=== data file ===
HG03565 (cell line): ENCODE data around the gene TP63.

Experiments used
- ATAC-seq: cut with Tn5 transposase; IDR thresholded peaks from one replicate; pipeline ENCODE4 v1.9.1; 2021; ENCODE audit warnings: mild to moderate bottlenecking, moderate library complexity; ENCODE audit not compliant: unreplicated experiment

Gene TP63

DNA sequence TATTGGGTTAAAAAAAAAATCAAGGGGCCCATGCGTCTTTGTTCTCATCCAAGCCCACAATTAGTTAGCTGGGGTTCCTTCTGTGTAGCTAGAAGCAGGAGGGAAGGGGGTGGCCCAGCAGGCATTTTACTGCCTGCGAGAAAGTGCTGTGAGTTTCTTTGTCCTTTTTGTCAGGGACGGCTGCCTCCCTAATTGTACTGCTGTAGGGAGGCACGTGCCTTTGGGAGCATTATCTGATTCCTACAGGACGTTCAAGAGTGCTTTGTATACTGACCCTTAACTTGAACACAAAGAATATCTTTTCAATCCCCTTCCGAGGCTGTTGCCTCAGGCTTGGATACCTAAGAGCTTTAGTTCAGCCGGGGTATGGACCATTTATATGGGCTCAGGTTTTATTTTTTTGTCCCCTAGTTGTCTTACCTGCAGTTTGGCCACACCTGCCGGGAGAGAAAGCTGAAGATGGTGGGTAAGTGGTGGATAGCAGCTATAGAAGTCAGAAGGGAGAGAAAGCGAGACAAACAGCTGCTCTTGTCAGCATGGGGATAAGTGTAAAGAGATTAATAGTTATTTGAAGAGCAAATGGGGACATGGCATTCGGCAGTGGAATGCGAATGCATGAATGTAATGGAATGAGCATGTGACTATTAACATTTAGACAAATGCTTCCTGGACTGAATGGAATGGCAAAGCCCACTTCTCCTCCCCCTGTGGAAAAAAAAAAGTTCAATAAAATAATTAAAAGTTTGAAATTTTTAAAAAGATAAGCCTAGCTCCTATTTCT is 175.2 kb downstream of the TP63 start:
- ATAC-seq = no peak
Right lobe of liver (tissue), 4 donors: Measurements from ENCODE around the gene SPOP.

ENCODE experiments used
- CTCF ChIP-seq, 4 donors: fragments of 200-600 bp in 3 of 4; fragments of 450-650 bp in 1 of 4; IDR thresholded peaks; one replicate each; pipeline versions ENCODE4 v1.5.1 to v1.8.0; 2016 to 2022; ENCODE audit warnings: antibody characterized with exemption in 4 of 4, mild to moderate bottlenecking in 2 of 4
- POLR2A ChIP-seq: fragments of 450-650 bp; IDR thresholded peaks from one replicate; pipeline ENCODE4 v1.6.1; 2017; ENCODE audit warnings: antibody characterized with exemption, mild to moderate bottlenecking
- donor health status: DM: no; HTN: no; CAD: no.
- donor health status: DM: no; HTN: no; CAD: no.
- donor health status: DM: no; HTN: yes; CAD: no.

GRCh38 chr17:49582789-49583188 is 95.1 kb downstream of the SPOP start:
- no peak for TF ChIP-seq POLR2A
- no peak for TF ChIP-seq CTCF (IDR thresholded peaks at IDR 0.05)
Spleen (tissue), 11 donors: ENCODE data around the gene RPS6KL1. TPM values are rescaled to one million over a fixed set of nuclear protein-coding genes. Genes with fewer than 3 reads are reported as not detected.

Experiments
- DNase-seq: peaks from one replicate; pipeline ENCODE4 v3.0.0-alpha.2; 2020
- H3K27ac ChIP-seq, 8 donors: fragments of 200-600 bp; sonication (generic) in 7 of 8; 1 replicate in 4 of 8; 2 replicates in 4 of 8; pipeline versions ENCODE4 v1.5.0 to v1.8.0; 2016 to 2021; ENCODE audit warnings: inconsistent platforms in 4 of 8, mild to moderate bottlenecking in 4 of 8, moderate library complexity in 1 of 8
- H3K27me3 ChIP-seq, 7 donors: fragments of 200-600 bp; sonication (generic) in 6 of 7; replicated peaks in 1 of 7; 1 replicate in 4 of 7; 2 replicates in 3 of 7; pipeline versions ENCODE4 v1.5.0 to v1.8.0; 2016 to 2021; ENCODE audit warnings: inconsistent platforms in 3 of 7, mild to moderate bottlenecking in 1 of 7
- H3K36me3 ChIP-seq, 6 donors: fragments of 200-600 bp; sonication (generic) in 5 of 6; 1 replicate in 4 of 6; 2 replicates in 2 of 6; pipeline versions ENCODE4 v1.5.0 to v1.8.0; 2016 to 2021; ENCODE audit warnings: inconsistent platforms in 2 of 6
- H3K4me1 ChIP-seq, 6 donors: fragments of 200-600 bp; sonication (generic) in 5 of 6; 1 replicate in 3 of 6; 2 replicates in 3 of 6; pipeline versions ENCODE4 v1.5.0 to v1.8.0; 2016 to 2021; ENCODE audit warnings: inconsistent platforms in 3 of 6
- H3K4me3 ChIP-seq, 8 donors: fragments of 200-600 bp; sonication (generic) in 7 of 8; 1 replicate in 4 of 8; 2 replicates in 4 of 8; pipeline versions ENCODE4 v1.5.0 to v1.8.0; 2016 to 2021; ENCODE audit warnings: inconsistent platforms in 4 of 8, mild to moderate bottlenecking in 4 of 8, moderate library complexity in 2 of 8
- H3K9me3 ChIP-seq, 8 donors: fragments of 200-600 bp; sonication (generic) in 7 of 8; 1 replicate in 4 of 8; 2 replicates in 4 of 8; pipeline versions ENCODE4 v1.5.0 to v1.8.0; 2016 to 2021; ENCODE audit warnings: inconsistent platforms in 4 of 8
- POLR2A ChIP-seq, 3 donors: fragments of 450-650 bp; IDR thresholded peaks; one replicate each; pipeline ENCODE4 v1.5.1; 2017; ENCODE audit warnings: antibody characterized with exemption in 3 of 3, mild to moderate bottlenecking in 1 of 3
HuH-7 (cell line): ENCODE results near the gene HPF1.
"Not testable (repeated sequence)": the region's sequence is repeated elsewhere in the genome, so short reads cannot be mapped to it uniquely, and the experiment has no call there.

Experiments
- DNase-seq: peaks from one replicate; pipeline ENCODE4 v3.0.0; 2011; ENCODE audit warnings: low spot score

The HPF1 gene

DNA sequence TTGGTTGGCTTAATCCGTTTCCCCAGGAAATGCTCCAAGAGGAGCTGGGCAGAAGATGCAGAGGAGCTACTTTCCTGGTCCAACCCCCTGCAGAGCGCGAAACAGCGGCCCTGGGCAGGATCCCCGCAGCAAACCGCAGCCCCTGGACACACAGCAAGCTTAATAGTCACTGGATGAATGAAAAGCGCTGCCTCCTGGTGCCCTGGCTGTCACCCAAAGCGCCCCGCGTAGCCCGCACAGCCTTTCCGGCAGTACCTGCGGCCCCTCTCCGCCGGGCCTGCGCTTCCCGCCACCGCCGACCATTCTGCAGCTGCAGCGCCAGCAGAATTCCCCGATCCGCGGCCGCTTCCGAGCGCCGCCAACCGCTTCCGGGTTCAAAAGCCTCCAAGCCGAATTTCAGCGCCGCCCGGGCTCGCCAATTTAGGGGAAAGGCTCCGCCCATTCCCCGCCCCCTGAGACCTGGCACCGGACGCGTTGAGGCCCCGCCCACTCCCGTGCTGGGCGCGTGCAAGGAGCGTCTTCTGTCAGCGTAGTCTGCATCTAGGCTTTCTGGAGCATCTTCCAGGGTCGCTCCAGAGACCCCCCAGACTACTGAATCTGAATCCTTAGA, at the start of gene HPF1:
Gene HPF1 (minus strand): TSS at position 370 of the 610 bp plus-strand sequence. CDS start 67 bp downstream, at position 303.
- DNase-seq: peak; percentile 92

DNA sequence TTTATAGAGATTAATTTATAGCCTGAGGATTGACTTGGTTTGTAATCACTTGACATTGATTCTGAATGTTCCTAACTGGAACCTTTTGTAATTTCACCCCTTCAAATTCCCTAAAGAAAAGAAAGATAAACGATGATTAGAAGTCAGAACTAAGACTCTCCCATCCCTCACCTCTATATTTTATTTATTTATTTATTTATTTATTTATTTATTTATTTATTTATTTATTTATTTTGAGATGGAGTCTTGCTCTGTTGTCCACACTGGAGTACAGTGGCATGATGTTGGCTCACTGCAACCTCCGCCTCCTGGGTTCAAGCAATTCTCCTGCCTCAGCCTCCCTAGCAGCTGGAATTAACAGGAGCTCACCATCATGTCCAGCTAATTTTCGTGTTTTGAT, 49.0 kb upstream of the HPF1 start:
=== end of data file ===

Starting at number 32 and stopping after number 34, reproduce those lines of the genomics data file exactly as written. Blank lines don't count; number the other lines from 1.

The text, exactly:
DNA sequence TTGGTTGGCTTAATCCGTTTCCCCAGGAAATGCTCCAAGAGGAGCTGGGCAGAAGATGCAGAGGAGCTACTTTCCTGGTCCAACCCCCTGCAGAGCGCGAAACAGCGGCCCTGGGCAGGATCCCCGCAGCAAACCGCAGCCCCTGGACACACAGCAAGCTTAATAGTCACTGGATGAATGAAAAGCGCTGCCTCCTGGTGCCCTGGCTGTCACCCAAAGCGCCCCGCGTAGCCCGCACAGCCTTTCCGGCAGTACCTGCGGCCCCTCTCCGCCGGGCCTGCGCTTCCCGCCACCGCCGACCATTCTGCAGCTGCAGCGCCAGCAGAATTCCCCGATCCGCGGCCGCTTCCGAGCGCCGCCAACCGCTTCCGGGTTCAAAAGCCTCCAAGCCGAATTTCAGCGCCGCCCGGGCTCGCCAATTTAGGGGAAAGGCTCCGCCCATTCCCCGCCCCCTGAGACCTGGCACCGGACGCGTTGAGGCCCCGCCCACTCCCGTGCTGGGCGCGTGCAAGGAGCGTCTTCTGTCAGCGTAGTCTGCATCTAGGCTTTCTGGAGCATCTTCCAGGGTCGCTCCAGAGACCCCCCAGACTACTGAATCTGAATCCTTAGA, at the start of gene HPF1:
Gene HPF1 (minus strand): TSS at position 370 of the 610 bp plus-strand sequence. CDS start 67 bp downstream, at position 303.
- DNase-seq: peak; percentile 92